A Face Only a Mother Could Love…by Brad Marks

Welcome everyone. I have to apologize for being a bit out of pocket lately and probably going to be spotty for an unknown amount of time going forward. Linda’s oldest brother is not doing well and need to focus on helping her and the family where I can. In the meantime I am going to put you back in the very capable hands of Brad for this and likely a few others as we close out the month.

Take it away Brad!

When I was in middle school (summer 1977) my dad took my sister and I to see Yellowstone National Park and the American West.  He wanted us to experience the park as he did in the summer of 1960.  After driving from central Illinois for what seemed like weeks we arrived at Yellowstone.  He took us on a Readers’ Digest tour of the park, driving the whole loop in just one day.  We did get to see Old Faithful, the Paint Pots, lower Yellowstone Falls, and a bison or hundred.  But as night fell, we exited the East entrance for my great aunt’s house outside the park.  (BTW, after he passed, I found the slides he took while we were there in 1977 as well as those from his trip in the 1960.  Now I have photos of Yellowstone from 1960, 1977, and 2008.  While the park structures haven’t changed much, the car styles and photo quality sure have.)

Fast forward a bit to 2008, I thought it might be fun to take our family on a driving tour to see a few of the larger National Parks in the western United States.  Since they are so far apart, we wanted to see as many as time and patience allowed.  My daughter said “Dad, it’s just a bunch of rocks, do we have to spend so much time there?”  Being the parent, and rather enthusiastic about the parks I said “Of course we do, it will be educational!”  Instead of driving we flew to Salt Lake City where we rented a car and drove to Yellowstone to stay for three days.  When we were leaving Yellowstone, my daughter asked if we could stay a few more days.  I said “I thought you said it’s just rocks”.  She said “yeah, but these rocks are so cool!”  We drove 700 miles from the June snows of Yellowstone to the 100+ degree temps of Moab, UT for Canyonlands and Arches National Parks for a few days.  More cool rocks!  And the finale, not because of grandeur but mostly because of geography and our travel route, was two days at the Grand Canyon.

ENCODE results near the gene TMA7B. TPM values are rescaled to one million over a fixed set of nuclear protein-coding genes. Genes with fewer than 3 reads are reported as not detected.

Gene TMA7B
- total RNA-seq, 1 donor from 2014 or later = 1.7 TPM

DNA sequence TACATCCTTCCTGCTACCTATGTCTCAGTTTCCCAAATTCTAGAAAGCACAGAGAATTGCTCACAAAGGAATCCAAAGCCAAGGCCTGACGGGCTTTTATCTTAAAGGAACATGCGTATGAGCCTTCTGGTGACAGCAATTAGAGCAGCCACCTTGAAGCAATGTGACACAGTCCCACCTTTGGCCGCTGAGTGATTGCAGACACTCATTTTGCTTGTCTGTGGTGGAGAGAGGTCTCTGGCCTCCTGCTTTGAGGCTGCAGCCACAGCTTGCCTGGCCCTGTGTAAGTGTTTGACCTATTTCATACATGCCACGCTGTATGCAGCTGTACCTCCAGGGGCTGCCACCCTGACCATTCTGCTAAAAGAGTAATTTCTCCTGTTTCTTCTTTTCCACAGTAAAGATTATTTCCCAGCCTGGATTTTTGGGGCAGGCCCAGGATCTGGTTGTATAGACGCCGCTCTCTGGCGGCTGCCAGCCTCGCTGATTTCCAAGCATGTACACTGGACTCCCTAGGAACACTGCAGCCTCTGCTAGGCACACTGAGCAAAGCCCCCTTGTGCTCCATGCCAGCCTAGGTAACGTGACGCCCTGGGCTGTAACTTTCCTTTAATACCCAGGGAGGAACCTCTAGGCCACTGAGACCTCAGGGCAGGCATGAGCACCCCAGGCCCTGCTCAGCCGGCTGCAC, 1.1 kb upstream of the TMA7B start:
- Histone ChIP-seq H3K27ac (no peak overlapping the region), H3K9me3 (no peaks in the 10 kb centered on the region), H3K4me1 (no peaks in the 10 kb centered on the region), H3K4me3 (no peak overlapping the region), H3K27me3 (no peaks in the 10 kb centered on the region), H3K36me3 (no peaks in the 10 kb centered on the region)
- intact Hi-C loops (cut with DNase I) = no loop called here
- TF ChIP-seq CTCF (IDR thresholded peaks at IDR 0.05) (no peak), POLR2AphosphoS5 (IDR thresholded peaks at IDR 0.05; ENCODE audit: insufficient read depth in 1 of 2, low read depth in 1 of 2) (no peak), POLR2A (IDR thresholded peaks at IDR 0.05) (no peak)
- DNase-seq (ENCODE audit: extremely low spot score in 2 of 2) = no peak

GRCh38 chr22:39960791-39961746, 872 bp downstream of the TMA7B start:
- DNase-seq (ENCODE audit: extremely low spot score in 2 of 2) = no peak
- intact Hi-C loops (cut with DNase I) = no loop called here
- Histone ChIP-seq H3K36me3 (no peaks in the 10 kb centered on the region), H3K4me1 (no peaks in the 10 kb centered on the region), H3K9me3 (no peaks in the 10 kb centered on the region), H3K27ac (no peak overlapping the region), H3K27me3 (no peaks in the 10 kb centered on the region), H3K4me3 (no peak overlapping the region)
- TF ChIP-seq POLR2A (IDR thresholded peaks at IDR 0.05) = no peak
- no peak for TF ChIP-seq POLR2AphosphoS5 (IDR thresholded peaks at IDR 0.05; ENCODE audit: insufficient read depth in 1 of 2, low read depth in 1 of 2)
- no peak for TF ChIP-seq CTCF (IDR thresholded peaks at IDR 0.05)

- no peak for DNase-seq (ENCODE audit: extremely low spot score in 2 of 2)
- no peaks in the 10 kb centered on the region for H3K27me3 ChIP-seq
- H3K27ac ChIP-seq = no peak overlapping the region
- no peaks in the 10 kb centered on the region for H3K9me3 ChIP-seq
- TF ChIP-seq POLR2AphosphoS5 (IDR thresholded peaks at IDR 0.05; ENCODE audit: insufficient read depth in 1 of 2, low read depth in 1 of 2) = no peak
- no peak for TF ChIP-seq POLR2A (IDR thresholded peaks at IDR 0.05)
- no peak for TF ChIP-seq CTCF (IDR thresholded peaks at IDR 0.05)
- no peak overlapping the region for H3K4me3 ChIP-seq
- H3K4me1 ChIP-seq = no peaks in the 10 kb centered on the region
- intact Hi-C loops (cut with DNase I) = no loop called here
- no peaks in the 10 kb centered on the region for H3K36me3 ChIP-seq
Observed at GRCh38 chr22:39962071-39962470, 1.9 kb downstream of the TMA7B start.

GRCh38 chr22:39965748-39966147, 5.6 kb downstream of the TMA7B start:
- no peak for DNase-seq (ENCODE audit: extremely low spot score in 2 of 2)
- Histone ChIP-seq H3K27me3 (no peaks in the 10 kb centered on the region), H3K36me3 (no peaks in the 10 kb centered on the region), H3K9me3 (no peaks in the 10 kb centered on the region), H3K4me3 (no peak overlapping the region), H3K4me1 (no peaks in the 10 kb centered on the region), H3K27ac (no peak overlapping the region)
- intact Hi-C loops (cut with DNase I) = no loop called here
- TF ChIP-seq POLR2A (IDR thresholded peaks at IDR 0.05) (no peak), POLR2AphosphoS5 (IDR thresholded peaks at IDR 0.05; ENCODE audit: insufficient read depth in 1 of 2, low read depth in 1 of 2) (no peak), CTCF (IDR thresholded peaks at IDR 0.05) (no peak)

Fast forward to Spring 2022.  When we were planning a visit to western Colorado with our daughter and her boyfriend, she asked if we can visit Arches National Park.  I said it’s just a bunch of rocks. But she then said “yes, but they are really cool rocks!”  Actually, it has been very fun and rewarding to watch her grow into a very cool adult. I could write a whole series of articles on that original six state 4,000-mile driving trip, but that’s a whole different story (maybe a future multi-part series here if Brian starts training for another 100k run).   This article is on one solitary creature; the largest living land bird in North America and some say so ugly it has a face only a mother could love.

California Condor by Brad Marks

Hit the jump to read more about Brad’s ug….hmmmm… let’s go with “inner beautiful” feature.

During the late twentieth century there were only twenty-seven California condors left in the wild.  In 1987 the last free-flying condors were taken into captivity to preserve their gene pool, effectively putting them on the “Extinct in the wild” list.

The current Grand Canyon population is proof of the successful effort to repopulate the species.  To get back to the “Critically Endangered” list or the “Not Nearly Extinct” (my term) list is a HUGE improvement.  There are only just over 500 adult California condors left in the world with about 340 flying in the wild.  I was lucky enough to capture photos of #10, #22, #33, and #87 on this trip.  There were a few others, but they were too far away to be able to read their wing tags from the photos.

California Condor by Brad Marks

California condors have a wingspan easily reaching 9 feet (nearly 3 meters) and each bird can weigh up to 25 pounds (12 kg).  Those giant wings allow condors to maintain a 15,000-foot (5,000 meters) cruising altitude with barely a flap.  Some say at a distance they have been mistaken for small planes.